
Variation of support
 Silica for covalent bonding
 Functional organics on coated ferromagnetic particles
* Magnetic separation after sorption
15-22
Am metal and alloys
•
•
Preparation of Am metal

Reduction of AmF3 with Ba or Li

Reduction of AmO2 with La

Bomb reduction of AmF3 with Ca

Decomposition of Pt5Am
 1550 °C at 10-6 torr

La or Th reduction of AmO2 with distillation of Am
Metal properties

Ductile, non-magnetic

Double hexagonal closed packed (dhcp) and fcc

Evidence of three phase between room temperature and melting point at 1170
°C
 Alpha phase up to 658 °C
 Beta phase from 793 °C to 1004 °C
 Gamma above 1050 °C

Some debate in literature
 Evidence of dhcp to fcc at 771 °C

Interests in metal properties due to 5f electron behavior
 Delocalization under pressure
 Different crystal structures
* Conversion of dhcp to fcc
 Discrepancies between different experiments and theory
15-23
Am metal, alloys, and compounds
•
•
•
Alloys investigated with 23 different
elements
Phase diagrams available for Np, Pu,
and U alloys
Am compounds

Oxides and hydroxides
 AmO, Am2O3, AmO2
* Non-stoichiometric
phases between Am2O3
and AmO2
 AmO lattice parameters
varied in experiments
* 4.95 Å and 5.045 Å
* Difficulty in stabilizing
divalent Am
 Am2O3
* Prepared in H2 at 600
°C
* Oxidizes in air
* Phase transitions with
temperature
 bcc to
monoclinic
between 460 °C
and 650 °C
 Monoclinic to
hexagonal
between 800 °C
and 900 °C
15-24
Am compounds
•
Am oxides and hydroxides

AmO2
 Heating Am hydroxides, carbonates, oxalates, or nitrates in air
or O2 from 600 °C to 800 °C
 fcc lattice
* Expands due to radiation damage

Higher oxidation states can be stabilized
 Cs2AmO4 and Ba3AmO6

Am hydroxide
 Isostructural with Nd hydroxides
 Cystalline Am(OH)3 can be formed, but becomes amorphous due
to radiation damage
* Complete degradation in 5 months for 241Am hydroxide
 Am(OH)3+3H+,Am3++3H2O
* logK=15.2 for crystalline
* Log K=17.0 for amorphous

Am hydrolysis (from CHESS database)
 Am3++H2OAmOH2++H+: log K =-6.402
 Am3++2H2OAm(OH)2++2H+: log K =-14.11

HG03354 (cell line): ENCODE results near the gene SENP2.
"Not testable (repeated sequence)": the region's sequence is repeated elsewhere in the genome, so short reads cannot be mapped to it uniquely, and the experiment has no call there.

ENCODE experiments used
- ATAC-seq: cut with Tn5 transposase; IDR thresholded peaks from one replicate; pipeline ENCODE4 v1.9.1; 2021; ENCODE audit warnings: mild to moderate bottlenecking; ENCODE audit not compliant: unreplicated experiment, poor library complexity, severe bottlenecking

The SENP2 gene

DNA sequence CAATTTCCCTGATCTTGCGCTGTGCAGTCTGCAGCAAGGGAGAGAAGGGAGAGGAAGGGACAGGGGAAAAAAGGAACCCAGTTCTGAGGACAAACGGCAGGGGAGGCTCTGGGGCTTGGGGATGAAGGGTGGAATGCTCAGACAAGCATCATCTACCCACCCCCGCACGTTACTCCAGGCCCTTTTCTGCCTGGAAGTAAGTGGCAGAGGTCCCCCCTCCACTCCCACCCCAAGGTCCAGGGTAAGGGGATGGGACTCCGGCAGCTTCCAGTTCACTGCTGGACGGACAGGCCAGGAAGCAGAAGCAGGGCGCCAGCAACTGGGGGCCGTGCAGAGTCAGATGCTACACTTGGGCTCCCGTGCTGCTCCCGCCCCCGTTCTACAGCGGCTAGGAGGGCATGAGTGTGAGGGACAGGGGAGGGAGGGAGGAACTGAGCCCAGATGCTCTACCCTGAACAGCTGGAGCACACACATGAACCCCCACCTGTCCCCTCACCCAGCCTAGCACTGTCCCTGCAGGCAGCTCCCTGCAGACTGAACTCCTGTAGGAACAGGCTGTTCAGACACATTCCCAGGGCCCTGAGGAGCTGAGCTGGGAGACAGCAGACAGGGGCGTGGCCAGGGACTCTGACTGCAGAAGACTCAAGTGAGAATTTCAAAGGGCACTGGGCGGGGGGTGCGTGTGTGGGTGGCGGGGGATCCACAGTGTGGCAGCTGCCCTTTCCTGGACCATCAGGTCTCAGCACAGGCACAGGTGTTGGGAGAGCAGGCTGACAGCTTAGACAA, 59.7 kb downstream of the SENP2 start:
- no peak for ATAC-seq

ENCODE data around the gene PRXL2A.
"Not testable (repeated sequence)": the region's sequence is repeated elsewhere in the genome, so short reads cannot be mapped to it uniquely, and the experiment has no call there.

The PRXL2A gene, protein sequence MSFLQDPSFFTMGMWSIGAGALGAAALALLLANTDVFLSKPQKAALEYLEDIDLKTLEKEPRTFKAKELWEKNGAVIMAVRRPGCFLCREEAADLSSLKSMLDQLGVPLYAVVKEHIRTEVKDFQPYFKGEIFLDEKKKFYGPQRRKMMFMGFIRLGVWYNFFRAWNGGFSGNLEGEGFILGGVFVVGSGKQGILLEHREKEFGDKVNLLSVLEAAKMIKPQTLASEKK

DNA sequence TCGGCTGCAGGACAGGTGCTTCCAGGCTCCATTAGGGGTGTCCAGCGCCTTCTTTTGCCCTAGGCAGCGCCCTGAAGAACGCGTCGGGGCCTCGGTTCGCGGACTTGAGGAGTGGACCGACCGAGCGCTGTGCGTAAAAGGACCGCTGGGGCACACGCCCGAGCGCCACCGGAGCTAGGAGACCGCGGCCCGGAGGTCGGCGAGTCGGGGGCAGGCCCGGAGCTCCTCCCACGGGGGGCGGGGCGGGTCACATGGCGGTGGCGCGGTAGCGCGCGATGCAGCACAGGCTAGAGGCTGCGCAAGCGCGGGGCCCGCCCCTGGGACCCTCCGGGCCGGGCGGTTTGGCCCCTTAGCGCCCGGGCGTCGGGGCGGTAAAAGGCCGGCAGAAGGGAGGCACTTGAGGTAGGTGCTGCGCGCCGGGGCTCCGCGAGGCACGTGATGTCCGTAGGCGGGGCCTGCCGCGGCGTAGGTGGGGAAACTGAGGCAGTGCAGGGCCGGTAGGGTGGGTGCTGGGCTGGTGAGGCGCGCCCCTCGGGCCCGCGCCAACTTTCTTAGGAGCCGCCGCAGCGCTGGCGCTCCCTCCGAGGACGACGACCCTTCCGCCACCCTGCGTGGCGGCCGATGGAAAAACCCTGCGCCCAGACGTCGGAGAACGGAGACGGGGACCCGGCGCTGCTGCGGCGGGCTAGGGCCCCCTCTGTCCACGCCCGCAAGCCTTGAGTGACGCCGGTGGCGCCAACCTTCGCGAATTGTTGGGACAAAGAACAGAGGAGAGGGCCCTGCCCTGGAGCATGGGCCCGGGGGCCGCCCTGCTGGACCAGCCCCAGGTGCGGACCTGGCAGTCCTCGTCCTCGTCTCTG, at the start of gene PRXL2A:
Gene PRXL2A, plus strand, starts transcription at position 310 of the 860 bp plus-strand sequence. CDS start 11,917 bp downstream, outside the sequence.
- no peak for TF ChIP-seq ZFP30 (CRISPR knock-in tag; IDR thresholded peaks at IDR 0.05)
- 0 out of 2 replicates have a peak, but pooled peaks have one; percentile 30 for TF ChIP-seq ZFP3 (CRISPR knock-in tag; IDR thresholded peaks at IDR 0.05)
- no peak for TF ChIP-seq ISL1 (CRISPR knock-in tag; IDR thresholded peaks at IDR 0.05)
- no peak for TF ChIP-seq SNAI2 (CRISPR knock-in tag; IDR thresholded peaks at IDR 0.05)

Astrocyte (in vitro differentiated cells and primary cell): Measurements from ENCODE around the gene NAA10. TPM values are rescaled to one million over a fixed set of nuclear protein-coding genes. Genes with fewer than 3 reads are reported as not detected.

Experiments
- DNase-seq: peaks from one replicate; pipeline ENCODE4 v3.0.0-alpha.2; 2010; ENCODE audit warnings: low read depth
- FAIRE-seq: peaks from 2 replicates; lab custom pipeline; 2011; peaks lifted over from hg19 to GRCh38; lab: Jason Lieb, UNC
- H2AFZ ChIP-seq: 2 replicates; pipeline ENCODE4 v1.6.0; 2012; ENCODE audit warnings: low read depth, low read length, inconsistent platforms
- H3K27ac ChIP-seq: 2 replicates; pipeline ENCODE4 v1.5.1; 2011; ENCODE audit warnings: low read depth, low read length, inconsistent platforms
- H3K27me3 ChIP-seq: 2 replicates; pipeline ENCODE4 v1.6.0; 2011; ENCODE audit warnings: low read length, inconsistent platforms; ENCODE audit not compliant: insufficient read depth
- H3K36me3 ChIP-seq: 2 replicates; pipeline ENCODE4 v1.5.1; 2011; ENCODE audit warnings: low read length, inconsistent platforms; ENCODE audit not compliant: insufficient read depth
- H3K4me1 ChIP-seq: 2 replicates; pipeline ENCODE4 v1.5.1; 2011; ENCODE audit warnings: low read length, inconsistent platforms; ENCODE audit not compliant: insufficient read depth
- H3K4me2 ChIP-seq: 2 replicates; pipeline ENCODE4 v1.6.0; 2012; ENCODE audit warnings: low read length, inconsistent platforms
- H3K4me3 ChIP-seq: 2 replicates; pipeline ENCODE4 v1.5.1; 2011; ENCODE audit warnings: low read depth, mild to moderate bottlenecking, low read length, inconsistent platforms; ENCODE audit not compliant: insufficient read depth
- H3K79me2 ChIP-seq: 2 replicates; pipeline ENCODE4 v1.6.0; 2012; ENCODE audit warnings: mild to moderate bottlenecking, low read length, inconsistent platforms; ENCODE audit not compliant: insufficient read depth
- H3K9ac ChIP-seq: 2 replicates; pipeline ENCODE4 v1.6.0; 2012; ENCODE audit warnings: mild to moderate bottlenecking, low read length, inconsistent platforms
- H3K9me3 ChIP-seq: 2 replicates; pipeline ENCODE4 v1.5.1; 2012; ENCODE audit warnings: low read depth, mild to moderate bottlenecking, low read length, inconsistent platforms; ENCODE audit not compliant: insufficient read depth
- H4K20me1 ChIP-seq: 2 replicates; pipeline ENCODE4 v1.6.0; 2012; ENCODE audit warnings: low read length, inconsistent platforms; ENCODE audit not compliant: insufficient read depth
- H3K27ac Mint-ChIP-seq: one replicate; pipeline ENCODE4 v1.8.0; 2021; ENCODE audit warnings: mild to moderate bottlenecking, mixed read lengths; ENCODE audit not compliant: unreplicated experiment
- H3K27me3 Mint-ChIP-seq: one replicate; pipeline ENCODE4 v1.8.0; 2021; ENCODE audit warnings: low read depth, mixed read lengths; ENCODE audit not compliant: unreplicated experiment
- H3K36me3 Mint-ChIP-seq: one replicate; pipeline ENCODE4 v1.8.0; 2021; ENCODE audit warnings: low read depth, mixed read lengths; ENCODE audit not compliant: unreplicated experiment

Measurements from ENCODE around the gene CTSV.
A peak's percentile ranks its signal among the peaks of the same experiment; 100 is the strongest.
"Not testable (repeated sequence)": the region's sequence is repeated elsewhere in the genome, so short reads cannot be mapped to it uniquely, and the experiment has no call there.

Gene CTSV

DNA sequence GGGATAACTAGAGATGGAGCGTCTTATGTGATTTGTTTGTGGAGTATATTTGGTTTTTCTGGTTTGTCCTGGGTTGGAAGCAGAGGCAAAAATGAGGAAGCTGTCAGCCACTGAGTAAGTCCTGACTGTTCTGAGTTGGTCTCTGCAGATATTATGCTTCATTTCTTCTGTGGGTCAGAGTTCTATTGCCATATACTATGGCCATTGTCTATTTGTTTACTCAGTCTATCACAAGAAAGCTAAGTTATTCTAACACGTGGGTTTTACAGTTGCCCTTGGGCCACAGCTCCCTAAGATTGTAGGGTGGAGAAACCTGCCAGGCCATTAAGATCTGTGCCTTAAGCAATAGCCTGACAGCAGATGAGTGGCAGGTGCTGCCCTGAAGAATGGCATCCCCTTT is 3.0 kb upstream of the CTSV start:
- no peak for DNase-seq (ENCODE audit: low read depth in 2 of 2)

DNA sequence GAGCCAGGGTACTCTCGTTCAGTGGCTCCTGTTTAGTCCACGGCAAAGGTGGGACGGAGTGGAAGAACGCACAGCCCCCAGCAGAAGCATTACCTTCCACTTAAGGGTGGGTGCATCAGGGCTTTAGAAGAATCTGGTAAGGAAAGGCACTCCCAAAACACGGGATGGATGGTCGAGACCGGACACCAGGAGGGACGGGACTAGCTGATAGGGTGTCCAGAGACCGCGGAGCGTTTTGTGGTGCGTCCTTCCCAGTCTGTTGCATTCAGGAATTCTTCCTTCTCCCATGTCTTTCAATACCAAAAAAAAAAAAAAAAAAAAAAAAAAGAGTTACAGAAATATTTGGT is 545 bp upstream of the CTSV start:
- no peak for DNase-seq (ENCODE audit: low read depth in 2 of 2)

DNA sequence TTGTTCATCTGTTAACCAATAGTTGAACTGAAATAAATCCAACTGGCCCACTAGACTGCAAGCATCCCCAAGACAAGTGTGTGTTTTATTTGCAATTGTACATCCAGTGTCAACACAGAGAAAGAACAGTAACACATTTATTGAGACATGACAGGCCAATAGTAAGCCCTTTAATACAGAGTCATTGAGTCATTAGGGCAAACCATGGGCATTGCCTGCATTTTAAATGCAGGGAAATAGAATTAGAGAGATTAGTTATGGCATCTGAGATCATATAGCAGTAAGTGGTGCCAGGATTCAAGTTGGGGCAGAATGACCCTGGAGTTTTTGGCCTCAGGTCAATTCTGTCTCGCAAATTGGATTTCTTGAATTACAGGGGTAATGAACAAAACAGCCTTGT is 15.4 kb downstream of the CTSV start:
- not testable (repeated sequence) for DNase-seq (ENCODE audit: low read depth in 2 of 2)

 Am3++3H2OAm(OH)3+3H+: log K =-25.72
15-25
Solution absorption spectroscopy
•
Am(III)
7F 5L at 503.2 nm (e=410 L mol cm-1)

0
6

Shifts in band position and molar absorbance indicates changes in water or
ligand coordination

Solution spectroscopy compared to Am doped in crystals

Absorbance measured in acids and carbonate
15-26
Solution absorption spectroscopy
• Am(IV)
 In acidic media, broad absorption bands
 13 M HF, 12 M KF, 12 M H3PO4
 Resembles solid AmF4 spectrum
15-27
Solution absorption spectroscopy
• Am(V)
 5I43G5; 513.7 nm; 45 L mol cm-1
 5I43I7; 716.7 nm; 60 L mol cm-1
 Collected in acid, NaCl, and carbonate
15-28
Solution absorption spectroscopy
•
Am(VI)

996 nm; 100 L mol cm-1

Smaller absorbance at 666 nm
 Comparable to position in Am(V)
 Based on comparison with uranyl, permits analysis based on uranyl core with addition of electrons
15-29
Solution absorption spectroscopy
• Am(VII)

Broad absorbance at 740 nm
• Am(III) luminescence
7F 5L at 503 nm

0
6
 Then conversion to other excited state

Emission to 7FJ
5D 7F at 685 nm

1
1
5D 7F at 836 nm

1
2

Lifetime for aquo ion is 20 ns
 155 ns in D2O

Emission and lifetime changes with speciation
 Am triscarbonate lifetime = 34.5 ns, emission at 693 nm
15-30
15-31
Am spectroscopy
• Vibrational
 AmO2+
 Antisymmetric vibration in solids at 802 cm-1
 Raman of Am(III) phosphate
 Symmetric stretch of PO43- at 973 cm-1
 PO3- groups at 1195 cm-1
• X-ray absorption
 Absorption edge at 18504 eV
 4 eV difference between Am(IV) and Am(III)
15-32
Cm nuclear properties
• Isotopes from mass 237 to 251
 Three isotopes available in quantity for chemical
studies
 242Cm, t1/2=163 d
* 122 W/g
* Grams of the oxide glows
* Low flux of 241Am target decrease fission of
242Am, increase yield of 242Cm
 244Cm, t1/2=18.1 a
* 2.8 W/g
 248Cm, t1/2= 3.48E5 a
* 8.39% SF yield
* Limits quantities to 10-20 mg
* Target for production of transactinide
elements
15-33
Cm Production
• From successive neutron capture of higher Pu isotopes
242Pu+n243Pu (b-, 4.95 h)243Am+n244Am (b-, 10.1 h)244Cm


Favors production of 244,246,248Cm
 Isotopes above 244Cm to 247Cm are not isotopically pure
 Pure 248Cm available from alpha decay of 252Cf
• Large campaign to product Cm from kilos of Pu
• 244Cm separation

Dissolve target in HNO3 and remove Pu by solvent extraction

Am/Cm chlorides extracted with tertiary amines from 11 M LiCl
in weak acid
 Back extracted into 7 M HCl

Am oxidation and precipitation of Am(V) carbonate
• Other methods for Cm purification included NaOH, HDEHP, and
EDTA

Discussed for Am
15-34
Cm aqueous chemistry
• Trivalent Cm
• 242Cm at 1g/L will boil
• 9 coordinating H2O from fluorescence
 Decreases above 5 M HCl
 7 waters at 11 M HCl
 In HNO3 steady decrease from 0 to 13 M
 5 waters at 13 M
 Stronger complexation with NO3• Inorganic complexes similar to data for Am
 Many constants determined by TRLFS
• Hydrolysis constants (Cm3++H2OCmOH2++H+)
 K11=1.2E-6
 Evaluated under different ionic strength
15-35
15-36
Cm atomic and spectroscopic data
•
•
•
5f7 has enhanced stability

Half filled orbital
 Large oxidation potential for